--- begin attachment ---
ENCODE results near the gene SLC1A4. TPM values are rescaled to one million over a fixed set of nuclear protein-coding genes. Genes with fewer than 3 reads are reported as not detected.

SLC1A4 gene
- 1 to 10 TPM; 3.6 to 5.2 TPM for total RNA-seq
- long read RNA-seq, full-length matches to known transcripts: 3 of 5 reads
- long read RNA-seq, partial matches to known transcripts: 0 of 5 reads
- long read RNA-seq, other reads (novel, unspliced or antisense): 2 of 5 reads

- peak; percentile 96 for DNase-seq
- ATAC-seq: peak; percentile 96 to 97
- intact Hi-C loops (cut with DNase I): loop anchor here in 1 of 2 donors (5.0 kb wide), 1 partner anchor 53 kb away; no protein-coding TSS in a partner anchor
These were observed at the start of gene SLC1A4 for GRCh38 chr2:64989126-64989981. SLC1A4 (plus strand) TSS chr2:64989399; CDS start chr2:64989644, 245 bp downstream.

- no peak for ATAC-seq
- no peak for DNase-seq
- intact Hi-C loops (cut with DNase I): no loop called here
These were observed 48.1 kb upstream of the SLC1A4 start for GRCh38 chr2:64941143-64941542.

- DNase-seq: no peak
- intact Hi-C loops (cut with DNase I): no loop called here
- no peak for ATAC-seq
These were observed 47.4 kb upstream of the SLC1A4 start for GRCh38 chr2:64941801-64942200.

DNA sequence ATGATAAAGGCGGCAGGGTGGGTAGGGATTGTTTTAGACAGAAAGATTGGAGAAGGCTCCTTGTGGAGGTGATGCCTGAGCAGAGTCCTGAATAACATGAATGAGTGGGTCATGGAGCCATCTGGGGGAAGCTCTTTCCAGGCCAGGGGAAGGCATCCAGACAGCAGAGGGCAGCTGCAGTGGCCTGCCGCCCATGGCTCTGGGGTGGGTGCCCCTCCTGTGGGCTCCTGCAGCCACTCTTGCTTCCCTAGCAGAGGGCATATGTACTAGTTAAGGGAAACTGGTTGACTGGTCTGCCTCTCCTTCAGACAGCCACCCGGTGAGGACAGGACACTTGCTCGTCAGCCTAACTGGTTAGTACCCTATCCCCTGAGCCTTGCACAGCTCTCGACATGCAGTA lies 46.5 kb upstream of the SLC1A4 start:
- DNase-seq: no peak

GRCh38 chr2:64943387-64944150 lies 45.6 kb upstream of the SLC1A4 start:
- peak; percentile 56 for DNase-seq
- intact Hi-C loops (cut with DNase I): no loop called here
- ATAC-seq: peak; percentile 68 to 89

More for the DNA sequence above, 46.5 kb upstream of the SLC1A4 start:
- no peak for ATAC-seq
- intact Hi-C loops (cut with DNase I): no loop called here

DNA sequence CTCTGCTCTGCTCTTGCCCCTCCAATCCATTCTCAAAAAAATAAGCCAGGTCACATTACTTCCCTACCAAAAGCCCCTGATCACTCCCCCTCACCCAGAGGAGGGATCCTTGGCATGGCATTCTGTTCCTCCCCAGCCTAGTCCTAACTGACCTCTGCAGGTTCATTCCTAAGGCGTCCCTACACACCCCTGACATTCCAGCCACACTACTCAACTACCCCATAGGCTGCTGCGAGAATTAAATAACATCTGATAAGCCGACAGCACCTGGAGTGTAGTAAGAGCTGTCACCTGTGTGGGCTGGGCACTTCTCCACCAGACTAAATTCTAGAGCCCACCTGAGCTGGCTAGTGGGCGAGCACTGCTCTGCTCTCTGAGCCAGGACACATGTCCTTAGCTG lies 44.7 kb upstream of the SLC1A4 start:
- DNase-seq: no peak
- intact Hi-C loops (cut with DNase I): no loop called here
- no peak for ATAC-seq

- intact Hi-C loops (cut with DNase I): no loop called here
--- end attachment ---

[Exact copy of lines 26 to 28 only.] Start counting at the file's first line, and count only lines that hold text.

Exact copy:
- no peak for ATAC-seq
- intact Hi-C loops (cut with DNase I): no loop called here

DNA sequence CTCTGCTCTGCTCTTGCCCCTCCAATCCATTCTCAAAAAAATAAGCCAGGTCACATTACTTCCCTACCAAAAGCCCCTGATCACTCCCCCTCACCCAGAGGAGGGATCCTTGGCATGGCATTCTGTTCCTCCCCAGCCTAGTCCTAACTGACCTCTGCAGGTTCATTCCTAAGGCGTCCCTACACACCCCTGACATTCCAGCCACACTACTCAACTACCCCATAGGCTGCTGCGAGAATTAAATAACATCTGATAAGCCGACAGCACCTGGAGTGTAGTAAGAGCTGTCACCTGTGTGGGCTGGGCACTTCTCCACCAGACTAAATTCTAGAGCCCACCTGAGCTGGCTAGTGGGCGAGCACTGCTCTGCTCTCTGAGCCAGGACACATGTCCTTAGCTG lies 44.7 kb upstream of the SLC1A4 start: